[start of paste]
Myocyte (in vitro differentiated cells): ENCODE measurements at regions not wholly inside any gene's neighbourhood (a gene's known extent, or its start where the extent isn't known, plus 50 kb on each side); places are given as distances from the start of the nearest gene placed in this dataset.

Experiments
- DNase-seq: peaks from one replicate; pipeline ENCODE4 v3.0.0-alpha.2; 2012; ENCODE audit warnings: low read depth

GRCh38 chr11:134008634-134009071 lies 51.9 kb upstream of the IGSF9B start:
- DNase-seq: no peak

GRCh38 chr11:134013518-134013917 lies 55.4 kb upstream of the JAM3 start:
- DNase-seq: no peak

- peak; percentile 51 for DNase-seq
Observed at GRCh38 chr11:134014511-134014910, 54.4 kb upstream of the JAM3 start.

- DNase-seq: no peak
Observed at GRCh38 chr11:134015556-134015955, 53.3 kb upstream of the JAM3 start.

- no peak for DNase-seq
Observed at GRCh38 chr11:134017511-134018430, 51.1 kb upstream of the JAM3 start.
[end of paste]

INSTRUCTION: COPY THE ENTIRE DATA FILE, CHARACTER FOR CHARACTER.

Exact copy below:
Myocyte (in vitro differentiated cells): ENCODE measurements at regions not wholly inside any gene's neighbourhood (a gene's known extent, or its start where the extent isn't known, plus 50 kb on each side); places are given as distances from the start of the nearest gene placed in this dataset.

Experiments
- DNase-seq: peaks from one replicate; pipeline ENCODE4 v3.0.0-alpha.2; 2012; ENCODE audit warnings: low read depth

GRCh38 chr11:134008634-134009071 lies 51.9 kb upstream of the IGSF9B start:
- DNase-seq: no peak

GRCh38 chr11:134013518-134013917 lies 55.4 kb upstream of the JAM3 start:
- DNase-seq: no peak

- peak; percentile 51 for DNase-seq
Observed at GRCh38 chr11:134014511-134014910, 54.4 kb upstream of the JAM3 start.

- DNase-seq: no peak
Observed at GRCh38 chr11:134015556-134015955, 53.3 kb upstream of the JAM3 start.

- no peak for DNase-seq
Observed at GRCh38 chr11:134017511-134018430, 51.1 kb upstream of the JAM3 start.